I asked my English Comp class this question today in the context of our reading Tracy Kidder’s book, Among Schoolchildren, that chronicles his year observing a fifth grade class in Holyoke, Massachusetts in the mid 1980’s. I was stunned at the lack of response. The class sat there in silence until I began to prod gently. One young man ventured that we could ask students to write about what they knew, to do some self-reflection on what they thought they had learned. “But,” I countered, “what about a child for whom writing is difficult?” Again, my students were silent.
All of the students in my class have had at least 12 years of public school education. They have, for the most part, been subjected to standardized tests for most of those years, but I suspect that they have never stopped to think about what the purpose of those tests was, or whether they were effective for actually assessing knowledge. The fifth grade teacher in Kidder’s book considers one of her student’s work on the California Achievement Test she administered in the fall. The child didn’t bother to read the questions, but randomly filled in bubbles. Kidder writes, “ In Robert’s case, a standardized test merely measured the child’s willingness to take a standardized test”(207). I would suggest that Robert isn’t alone, having done informal surveys among college students. The number of students who confess to simply making patterns in the bubbles is astounding. I remember asking a class how many had done this when a Sheridan College colleague was visiting my class. When half the class raised their hands, she looked at me in disbelief. “Believe it,” I told her.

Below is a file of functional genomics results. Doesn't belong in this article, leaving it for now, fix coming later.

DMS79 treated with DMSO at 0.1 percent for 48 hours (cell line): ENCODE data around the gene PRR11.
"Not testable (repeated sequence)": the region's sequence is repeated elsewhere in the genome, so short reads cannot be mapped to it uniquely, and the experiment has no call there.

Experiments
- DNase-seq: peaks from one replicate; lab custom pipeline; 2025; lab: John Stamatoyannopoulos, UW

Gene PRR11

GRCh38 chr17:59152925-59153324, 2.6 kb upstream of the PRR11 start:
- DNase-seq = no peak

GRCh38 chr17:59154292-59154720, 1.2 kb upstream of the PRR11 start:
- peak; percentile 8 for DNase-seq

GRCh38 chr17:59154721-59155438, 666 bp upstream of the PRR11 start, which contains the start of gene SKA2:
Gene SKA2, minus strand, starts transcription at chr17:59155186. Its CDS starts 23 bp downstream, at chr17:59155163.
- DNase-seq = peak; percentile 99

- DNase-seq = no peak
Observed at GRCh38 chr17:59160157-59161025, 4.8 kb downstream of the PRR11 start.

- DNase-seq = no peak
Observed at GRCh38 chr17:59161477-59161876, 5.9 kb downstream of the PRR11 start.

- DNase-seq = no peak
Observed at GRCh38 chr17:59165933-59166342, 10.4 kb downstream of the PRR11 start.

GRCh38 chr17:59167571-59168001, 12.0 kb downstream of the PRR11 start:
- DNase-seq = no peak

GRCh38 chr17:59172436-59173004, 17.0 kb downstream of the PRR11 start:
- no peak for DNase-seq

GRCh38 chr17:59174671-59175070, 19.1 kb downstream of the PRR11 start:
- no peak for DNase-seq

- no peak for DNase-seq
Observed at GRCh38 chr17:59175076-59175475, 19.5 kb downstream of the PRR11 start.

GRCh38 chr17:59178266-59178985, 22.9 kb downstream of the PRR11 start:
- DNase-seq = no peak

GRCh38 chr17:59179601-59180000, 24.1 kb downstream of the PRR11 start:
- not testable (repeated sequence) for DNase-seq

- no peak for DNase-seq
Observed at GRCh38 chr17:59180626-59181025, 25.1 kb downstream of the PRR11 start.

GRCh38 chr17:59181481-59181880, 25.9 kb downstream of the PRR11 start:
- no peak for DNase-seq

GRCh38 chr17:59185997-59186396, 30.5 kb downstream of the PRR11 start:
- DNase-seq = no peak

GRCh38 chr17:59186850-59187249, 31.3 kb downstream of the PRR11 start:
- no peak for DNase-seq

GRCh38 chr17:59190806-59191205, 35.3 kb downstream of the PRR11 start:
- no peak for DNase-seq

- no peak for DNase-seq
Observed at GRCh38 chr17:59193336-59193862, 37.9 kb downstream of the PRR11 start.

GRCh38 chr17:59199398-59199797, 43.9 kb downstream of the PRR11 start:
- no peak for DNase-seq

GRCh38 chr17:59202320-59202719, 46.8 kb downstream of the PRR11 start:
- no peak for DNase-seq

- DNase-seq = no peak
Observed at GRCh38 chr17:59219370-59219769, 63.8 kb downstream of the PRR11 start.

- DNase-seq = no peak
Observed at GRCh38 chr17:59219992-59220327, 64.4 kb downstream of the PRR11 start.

Clearly, if half of our students are just randomly filling in bubbles, we can safely assume that standardized test are not measuring what we think they are measuring, but are really measuring the student’s willingness to take a standardized test.
This brings me back to the original question: Are there other ways to assess learning besides standardized test?” The answer is “of course there are.” However, they all involve time and money. Children (and adults) are constantly learning things outside of school that are valuable, useful and constructive. How many five-olds do you know who have extensive knowledge of dinosaurs? How do they learn it, and do we need to assess that knowledge or can we tell by having a conversation with that five-year-old what he knows about dinosaurs? Last time I checked there were no standardized tests testing “dino knowledge” for five-year-olds. Almost all kids learn to ride bikes. We do not need a “standardized biking test” to know whether they are proficient riders.
What would happen if, instead of standardized, fill in the bubble tests, we required that all fifth graders to create a multi-facetted project on something that interested them. The project could include some research, some writing, some “construction” (build a dino diorama, for example), some mathematical component and some art component? Would we not be “testing” the child’s reading, researching, writing, and math skills but we would also be seeing some of the less “academic” but equally important skills in art, construction, and problem solving. (Of course there are significant drawbacks to such an approach, among them time and money.)
Although I could rail against standardized testing here, that’s not what concerns me most. What concerns me is that a group of 18 and 19 year-olds could not think of other ways of evaluating learning. Has their education for the last twelve years dulled them so much that they are unable to evaluate the testing process? They have all learned many things in their lives, and many of those things were not academic, yet in the context of a classroom discussion of learning and evaluating, they could not come up with other kinds of assessments.
I wish that education were the process of opening minds, but today, in my English Comp class, I can only see that twelve years of education has done quite the opposite.